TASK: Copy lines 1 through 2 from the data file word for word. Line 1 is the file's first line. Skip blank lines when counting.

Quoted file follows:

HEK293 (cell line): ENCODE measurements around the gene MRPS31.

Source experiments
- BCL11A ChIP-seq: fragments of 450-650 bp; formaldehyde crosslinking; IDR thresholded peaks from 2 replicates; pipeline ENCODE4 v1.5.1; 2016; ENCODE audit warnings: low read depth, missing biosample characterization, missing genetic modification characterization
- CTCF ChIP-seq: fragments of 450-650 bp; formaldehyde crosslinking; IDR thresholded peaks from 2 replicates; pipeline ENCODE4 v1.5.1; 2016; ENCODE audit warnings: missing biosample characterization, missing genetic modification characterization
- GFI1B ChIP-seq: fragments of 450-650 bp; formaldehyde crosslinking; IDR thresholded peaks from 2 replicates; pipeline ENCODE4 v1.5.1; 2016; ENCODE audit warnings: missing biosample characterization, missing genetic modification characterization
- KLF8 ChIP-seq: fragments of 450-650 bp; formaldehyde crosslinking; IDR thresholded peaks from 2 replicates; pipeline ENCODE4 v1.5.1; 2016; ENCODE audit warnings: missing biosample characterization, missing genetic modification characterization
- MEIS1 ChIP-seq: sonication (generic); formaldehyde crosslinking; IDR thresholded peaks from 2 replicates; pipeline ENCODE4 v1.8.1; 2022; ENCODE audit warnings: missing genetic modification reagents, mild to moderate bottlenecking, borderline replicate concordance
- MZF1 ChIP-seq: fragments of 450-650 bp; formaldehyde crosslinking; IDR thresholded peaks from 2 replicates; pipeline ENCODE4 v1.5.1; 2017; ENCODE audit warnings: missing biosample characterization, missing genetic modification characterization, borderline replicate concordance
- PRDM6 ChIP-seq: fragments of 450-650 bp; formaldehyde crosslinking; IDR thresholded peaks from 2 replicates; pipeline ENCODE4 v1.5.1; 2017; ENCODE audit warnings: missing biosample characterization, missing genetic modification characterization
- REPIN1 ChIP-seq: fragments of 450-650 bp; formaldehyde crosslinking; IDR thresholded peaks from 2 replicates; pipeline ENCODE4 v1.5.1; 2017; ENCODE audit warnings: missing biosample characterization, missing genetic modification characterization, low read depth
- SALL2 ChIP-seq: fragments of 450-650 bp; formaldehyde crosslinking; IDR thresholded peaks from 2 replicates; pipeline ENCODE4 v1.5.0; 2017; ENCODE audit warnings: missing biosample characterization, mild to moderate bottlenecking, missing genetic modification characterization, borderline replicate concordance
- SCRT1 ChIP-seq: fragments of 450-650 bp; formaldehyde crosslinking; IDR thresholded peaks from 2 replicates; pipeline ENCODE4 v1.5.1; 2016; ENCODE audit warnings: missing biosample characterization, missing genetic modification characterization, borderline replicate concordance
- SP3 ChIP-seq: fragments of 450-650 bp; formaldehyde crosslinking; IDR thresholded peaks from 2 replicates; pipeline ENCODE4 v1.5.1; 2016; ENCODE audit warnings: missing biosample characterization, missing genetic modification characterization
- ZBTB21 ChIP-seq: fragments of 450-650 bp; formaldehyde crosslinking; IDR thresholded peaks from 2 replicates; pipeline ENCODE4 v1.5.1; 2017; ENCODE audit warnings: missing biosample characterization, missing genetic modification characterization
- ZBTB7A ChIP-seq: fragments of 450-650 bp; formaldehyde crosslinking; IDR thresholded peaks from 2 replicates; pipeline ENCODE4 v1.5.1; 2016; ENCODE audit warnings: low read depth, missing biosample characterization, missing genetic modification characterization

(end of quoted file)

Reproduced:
HEK293 (cell line): ENCODE measurements around the gene MRPS31.

Source experiments